“The pit did a nice job, too,” Dania added. “Sometimes the drums were a notch too loud, even with the actors using mics. But besides that, nothing to complain about in music.”

“The story shifts –– this is what I was saying, earlier,” Gwen repeated. “The second act shifts the focus in this interesting way, where the plot suddenly pivots to be about Vanessa and her mother, without feeling too jarring for the audience.”

“Well, it surprised me, but it surprised Vanessa, too,” Eleanor said. “As an audience surrogate character, I felt like I was always on the same page as Vanessa, so I could follow all the complex threads the musical touches on.”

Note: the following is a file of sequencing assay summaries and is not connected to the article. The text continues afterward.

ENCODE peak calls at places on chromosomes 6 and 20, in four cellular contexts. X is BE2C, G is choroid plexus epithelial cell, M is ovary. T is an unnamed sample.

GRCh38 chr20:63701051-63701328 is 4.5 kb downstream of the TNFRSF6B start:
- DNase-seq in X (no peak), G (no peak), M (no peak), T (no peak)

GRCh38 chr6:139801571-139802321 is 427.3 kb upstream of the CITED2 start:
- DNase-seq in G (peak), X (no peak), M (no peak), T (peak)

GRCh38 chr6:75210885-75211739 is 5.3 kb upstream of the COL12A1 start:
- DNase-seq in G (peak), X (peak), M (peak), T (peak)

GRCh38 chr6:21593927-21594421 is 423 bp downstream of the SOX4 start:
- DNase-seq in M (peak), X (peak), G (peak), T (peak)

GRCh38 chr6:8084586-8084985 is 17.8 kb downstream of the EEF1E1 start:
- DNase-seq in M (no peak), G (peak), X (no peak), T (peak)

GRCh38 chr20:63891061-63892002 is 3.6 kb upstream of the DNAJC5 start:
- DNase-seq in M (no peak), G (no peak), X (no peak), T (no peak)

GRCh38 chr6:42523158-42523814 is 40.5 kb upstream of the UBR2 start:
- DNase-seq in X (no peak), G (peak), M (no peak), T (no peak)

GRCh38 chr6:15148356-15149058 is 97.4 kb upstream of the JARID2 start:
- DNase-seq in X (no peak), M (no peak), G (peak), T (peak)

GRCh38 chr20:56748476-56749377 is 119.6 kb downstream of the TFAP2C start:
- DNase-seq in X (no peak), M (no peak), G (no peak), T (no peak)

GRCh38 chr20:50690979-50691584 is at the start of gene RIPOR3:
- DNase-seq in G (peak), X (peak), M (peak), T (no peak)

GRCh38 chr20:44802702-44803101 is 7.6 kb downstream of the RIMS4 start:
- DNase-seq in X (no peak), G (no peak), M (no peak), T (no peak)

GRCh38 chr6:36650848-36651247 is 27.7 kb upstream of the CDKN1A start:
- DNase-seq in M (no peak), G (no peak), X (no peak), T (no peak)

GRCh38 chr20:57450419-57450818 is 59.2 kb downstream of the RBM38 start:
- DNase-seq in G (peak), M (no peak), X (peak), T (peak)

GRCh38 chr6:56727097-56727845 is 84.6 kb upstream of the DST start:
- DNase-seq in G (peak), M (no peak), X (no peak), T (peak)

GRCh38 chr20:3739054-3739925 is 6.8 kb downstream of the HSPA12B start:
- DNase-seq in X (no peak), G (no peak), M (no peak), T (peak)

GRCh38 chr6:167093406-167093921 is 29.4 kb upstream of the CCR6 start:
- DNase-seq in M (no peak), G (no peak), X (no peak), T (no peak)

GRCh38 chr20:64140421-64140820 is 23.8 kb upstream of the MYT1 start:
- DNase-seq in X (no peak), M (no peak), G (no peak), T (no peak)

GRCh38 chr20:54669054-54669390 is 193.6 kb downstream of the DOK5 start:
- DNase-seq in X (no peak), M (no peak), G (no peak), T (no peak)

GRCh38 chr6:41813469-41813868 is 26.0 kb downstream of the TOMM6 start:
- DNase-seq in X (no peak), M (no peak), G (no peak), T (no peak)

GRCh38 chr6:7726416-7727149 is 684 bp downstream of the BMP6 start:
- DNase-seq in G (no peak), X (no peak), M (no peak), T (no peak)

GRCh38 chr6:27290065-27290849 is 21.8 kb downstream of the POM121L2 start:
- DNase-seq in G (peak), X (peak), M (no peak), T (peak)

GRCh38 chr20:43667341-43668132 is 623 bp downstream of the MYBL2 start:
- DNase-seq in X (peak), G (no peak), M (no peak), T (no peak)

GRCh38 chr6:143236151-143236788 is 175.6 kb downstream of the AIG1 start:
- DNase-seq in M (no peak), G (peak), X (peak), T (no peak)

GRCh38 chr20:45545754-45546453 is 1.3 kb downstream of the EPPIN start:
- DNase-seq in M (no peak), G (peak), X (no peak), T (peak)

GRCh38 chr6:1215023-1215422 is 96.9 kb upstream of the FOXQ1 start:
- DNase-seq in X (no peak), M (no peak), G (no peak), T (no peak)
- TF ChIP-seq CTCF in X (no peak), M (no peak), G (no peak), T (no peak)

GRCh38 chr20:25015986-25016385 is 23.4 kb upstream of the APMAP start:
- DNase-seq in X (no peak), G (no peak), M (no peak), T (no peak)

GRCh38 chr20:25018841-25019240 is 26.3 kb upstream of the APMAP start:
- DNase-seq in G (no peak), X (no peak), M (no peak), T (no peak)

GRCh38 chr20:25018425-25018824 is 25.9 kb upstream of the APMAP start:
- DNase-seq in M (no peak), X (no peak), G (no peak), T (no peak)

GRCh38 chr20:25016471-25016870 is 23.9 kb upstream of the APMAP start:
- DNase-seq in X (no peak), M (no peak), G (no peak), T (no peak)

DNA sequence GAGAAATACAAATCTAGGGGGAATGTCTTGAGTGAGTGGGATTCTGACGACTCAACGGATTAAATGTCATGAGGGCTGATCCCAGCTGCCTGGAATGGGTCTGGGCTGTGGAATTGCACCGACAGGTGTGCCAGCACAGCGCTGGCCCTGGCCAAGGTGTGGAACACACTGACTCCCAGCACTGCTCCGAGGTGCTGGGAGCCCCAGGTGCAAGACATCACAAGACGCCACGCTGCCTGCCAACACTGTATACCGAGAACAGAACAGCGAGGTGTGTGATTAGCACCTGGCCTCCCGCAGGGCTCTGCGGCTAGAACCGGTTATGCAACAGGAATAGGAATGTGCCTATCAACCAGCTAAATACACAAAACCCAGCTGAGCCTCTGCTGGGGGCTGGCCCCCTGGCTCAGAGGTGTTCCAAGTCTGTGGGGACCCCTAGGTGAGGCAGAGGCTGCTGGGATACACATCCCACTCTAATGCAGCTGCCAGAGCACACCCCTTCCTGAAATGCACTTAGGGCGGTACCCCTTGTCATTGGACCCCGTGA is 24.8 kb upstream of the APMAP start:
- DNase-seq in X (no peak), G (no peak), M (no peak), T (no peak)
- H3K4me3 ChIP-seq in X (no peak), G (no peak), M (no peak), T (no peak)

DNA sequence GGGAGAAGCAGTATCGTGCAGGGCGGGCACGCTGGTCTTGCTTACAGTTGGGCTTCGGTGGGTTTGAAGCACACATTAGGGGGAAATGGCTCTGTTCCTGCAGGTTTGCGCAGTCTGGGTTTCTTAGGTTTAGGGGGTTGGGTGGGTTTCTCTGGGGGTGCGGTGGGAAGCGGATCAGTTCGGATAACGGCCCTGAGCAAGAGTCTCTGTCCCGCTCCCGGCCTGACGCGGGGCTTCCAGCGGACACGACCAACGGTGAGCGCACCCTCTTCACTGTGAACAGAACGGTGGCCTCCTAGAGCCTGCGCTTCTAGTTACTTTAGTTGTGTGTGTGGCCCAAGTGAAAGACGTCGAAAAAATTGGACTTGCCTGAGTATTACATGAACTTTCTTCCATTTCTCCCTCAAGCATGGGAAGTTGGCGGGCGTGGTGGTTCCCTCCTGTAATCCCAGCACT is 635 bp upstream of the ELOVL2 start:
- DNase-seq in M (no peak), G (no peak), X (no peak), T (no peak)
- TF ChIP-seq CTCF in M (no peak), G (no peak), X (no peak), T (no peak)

“The marketing for the show mentioned something along the lines of ‘confront her estranged family,’ in passing, but the main sell of the marketing was the interview with Ronnie. This was supposed to be a story about Vanessa confronting the person who most hurt her.”

“Well, in a subtle sort of way, it still is,” Dania argued. “By the end.”

“That parallel between audience expectation and Vanessa’s own reasons for going back home make for an engaging experience watching the show,” Eleanor added. “Even if there are little imperfections in the script –– and it’s a world premiere, things are still liquid –– the core question that the musical is built around provides enough stimulation that I’m not thinking too hard about the craft of it.”

“When did those stabbings happen?” Dania asked. “Wasn’t it only a few years ago?”

“Yeah, 2014, why?”

“Just wondering,” Dania said. Fifteen years after the real stabbing would be 2029. Perhaps the musical would give the victim some ideas about dealing with her assailants.

 

Image Credit: (left to right) Kyle Kite, Tessa Dettman, Carisa Gonzalez, Michael Mejia and Jenny Rudnick / Photo: Michael Brosilow